Jody M. Roy, PhD, is the Victor and Carrie Palmer Endowed Chair of Leadership Values and Professor of Communication at Ripon College. The recipient of more than a dozen professional awards, Roy was named the Jeanne Robertson Outstanding Professor by the National Speakers Association in 2004 and Wisconsin Professor of the Year 2005 by the Carnegie Foundation and CASE.
Since the late 1980s, Roy’s research has explored the diverse ways in which hatred is communicated within American society. Her scholarly studies have included analysis of organized hate movements in the nineteenth and twentieth centuries, as well as critique of the roles hatred and violence play within American popular culture. More recently, Roy has focused her studies on communication surrounding incarceration. Her publications include Love to Hate: America’s Obsession with Hatred and Violence (Columbia University Press, 2002).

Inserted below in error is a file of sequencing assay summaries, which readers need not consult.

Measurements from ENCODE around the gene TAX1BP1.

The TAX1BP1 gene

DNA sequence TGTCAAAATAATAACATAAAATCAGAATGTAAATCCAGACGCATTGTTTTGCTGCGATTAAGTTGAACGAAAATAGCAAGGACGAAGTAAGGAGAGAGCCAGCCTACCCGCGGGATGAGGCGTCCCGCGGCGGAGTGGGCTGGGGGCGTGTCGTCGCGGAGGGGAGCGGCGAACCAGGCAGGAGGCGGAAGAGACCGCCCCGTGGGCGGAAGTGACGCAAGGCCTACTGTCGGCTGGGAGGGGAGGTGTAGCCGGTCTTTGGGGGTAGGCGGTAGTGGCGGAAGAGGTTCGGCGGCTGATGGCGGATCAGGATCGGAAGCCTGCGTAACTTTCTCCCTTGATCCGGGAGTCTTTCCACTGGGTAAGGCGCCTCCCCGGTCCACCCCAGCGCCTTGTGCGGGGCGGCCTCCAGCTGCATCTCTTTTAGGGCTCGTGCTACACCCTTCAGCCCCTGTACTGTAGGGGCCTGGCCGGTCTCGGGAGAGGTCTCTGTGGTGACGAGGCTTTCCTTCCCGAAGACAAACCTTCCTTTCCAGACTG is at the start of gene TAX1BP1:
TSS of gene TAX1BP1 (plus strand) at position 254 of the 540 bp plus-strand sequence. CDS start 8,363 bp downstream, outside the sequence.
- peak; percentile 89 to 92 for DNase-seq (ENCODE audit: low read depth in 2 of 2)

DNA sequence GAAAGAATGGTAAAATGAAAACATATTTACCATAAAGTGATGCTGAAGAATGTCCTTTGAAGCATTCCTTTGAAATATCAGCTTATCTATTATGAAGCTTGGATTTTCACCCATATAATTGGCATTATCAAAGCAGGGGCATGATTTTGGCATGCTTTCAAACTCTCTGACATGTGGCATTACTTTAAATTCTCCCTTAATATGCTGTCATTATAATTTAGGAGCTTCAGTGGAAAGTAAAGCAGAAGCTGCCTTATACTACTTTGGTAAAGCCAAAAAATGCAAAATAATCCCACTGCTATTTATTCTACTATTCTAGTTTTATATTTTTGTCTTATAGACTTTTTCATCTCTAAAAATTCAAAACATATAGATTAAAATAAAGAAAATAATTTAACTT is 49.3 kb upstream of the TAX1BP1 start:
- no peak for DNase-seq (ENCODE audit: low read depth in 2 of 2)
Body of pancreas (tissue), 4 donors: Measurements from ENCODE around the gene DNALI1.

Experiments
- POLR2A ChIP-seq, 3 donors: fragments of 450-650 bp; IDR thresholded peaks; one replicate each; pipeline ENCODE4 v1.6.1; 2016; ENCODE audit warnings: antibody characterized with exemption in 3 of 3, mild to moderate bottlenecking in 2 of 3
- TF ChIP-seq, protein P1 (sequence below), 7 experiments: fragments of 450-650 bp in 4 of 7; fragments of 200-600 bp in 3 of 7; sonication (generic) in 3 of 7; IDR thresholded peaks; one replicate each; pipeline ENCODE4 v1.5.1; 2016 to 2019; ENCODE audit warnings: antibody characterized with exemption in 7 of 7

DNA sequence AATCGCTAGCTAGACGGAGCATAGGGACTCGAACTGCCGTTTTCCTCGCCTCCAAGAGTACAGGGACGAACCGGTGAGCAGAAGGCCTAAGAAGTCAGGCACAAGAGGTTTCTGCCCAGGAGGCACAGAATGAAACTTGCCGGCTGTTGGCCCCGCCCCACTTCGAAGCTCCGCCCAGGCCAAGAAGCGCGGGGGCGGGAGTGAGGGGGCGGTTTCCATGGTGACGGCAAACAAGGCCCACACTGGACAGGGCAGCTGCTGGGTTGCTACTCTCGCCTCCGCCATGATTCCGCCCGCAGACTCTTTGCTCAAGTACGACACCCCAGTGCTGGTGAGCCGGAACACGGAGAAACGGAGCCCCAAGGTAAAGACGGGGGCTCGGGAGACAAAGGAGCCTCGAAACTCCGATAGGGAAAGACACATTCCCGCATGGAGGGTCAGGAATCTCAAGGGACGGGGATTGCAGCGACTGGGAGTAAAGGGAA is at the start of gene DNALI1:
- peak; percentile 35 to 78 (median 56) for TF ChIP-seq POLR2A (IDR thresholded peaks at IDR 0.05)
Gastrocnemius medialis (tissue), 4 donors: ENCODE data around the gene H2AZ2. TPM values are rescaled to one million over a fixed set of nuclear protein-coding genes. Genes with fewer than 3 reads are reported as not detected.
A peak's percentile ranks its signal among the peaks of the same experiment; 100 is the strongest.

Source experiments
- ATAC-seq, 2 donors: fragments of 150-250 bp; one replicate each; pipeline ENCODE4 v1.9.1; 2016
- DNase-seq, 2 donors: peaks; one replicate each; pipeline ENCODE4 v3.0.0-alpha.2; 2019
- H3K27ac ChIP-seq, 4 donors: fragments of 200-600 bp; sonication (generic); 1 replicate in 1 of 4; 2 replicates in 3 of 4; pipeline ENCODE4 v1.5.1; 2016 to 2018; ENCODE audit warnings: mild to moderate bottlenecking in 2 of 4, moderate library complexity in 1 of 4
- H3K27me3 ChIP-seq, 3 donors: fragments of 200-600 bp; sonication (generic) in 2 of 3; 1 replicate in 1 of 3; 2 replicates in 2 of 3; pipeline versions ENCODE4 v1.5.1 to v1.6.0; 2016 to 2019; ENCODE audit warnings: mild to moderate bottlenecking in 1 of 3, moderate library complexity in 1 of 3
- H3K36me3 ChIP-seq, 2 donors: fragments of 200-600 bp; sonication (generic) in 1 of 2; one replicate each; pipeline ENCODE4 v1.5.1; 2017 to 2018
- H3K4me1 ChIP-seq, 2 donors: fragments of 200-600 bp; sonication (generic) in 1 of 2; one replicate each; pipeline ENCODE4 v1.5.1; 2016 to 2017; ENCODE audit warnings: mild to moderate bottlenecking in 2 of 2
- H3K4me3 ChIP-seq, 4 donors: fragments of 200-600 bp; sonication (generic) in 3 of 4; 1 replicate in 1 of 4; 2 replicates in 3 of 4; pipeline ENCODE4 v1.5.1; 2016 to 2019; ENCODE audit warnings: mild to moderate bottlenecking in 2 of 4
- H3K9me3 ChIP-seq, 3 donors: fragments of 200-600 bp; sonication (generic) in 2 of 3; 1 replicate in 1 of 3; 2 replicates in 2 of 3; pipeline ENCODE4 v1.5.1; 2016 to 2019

Throughout her career, Roy has translated her work as a scholar into accessible resources and programs teachers, parents, and others can use to improve their communities. In 2001, she founded Students Talking about Respect (STAR), a nonprofit organization that offered K-12 schools free access to hate-prevention resources. In 2004, STAR merged into the National Association of Students Against Violence Everywhere (SAVE), which works with about a quarter million students per year. Roy served as chair of SAVE’s board of directors from 2008 to 2010. Since then, she has become involved in a prison education initiative and has collaborated with a group of currently incarcerated men to develop materials designed to help prevent youth crime and to prepare prisoners for successful re-entry into society. In 2014, the curriculum developed by Roy and her colleagues in the Ripon College Department of Communication was awarded the National Communication Association’s Rex Mix Prize as the top undergraduate communication program in the country.